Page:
What are the reasons for this supply situation? In 2005-06, the high margins of this industry attracted several newcomers. The cycle time to ramp up a polysilicon plant is 24-36 months, and including another 12 months to get finance, it takes about four years.

He said: “The decisions taken in year 2005-06 are coming to the market now. This is also why we see the big ramp in 2009-10. This is also the reason why the industry will have big difficulties to react on a short term notice. The polysilicon industry is a big super tanker, which has difficulties to maneuver on short term.”

Looking at the demand side of things, iSuppli showed a graph where the two curves — polysilicon supply and polysilicon demand meet, or rather cross, in early 2010. From that point on, the supply line passes the demand line. “That means, from that time onward, we definitely see prices for polysilicon decreasing,” he said.

What will happen in 2009?
The key point to note is that the ramping rates of polysilicon and solar cells are completely different! The ramping rate of polysilicon is much steeper, than on the cell side. Polysilicon is more than doubling, while the cell industry is growing at 34 percent.

According to Dr. Wicht, the gap between demand and supply is already shrinking fast in 2009, which will lead to a price decrease in 2009.

Coming to prices, the polysilicon market boasts two kinds of prices — long term and spot market. According to Dr. Wicht, the long term prices are already decreasing from around $100/kg in 2008, and it is expected to be around $80/kg in 2009.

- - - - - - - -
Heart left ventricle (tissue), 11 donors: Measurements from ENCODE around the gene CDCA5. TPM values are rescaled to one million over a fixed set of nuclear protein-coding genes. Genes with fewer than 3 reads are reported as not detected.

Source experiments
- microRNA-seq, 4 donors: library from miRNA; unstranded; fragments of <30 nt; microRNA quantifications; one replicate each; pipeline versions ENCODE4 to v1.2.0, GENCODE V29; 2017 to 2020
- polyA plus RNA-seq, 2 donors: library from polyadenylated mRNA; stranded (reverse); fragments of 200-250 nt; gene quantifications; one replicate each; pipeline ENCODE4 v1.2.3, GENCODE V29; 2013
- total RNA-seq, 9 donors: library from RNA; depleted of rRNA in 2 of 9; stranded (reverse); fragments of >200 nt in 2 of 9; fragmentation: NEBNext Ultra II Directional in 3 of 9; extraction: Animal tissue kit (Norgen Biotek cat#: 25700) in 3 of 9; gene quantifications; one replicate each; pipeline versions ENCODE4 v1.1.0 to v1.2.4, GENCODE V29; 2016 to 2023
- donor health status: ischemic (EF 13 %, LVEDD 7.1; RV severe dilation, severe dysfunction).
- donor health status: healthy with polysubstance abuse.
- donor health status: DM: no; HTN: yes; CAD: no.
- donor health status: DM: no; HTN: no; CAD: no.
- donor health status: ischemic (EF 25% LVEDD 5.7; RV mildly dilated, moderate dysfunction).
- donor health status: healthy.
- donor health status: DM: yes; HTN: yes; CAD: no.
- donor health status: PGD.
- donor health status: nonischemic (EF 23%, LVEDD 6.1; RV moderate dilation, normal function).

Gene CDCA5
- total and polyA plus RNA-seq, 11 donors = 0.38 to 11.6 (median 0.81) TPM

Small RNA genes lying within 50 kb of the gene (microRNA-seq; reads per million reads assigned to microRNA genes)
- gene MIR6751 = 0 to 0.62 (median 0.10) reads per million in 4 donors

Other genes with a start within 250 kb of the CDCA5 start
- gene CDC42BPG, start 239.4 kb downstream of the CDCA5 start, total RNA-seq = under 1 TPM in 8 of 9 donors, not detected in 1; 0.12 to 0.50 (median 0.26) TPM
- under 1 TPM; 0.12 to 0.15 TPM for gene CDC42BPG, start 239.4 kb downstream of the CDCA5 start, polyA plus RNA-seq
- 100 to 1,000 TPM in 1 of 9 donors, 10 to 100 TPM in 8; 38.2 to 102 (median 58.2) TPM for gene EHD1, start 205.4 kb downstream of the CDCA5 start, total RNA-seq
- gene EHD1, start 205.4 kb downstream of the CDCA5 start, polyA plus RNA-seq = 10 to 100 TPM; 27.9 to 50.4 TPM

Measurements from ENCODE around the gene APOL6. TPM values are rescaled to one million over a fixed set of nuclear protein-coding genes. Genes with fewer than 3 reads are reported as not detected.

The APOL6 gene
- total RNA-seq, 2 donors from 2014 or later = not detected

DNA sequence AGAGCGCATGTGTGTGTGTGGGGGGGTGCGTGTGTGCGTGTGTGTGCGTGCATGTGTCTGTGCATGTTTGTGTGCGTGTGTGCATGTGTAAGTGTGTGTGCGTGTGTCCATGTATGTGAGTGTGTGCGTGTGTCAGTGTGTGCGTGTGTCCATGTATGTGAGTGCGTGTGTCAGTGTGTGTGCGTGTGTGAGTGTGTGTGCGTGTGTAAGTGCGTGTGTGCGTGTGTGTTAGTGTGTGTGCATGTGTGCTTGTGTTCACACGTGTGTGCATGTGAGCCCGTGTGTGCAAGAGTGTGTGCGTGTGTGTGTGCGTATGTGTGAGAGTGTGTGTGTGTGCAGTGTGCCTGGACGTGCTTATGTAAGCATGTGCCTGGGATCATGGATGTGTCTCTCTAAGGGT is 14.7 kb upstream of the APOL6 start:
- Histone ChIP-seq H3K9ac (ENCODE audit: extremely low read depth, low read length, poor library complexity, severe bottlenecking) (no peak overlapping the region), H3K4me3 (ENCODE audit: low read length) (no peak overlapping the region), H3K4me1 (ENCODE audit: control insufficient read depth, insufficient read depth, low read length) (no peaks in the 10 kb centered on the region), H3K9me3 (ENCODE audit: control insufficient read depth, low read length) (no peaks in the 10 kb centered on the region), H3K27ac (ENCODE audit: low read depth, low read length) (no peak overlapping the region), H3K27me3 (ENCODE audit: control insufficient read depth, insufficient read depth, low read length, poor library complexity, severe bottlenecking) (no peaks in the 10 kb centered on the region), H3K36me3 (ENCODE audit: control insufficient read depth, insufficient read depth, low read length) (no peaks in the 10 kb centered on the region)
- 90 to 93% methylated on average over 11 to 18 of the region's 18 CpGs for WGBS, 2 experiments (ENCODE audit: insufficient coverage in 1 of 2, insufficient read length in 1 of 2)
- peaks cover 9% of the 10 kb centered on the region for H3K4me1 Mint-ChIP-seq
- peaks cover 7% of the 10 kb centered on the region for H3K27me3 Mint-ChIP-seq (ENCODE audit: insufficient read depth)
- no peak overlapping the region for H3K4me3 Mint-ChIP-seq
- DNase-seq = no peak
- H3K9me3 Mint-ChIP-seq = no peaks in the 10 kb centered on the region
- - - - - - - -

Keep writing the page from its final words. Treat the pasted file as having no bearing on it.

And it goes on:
On the other hand, the spot market price peaked in 2008 at around $400/kg. Now, it has already dropped. It will continue to drop, far beyond today’s long term contract price, which will then, from 2010 onward, make up another round of discussion. This is because companies might tend to get out of their long term contracts to secure their silicon on the spot!

Summarizing, he said that polysilicon production will increase heavily. Next, supply will pass demand from 2010 onward, and then the industry will enter the oversupply situation for the next three to four years. The polysilicon industry will also react. In fact, iSuppli anticipates a recent announcement from a solar PV company to expand production capacity would be the last for quite a while!

What about projects on the way? These projects have to come on to the market and many of those will! This is precisely the reason why the industry will see silicon passing solar cells in capacity over the next few years.

Stefan de Haan added that the output of the PV modules industry will grow. The total module prod will likely grow to 11GW this year and to 20GW in 2012. Thin film modules will continuously gain market share and it probably account for 1/3rd of the total market by 2012. Production of crystalline cells will run in parallel. It is likely to reach 9GW for 2009 and 18GW for 2012.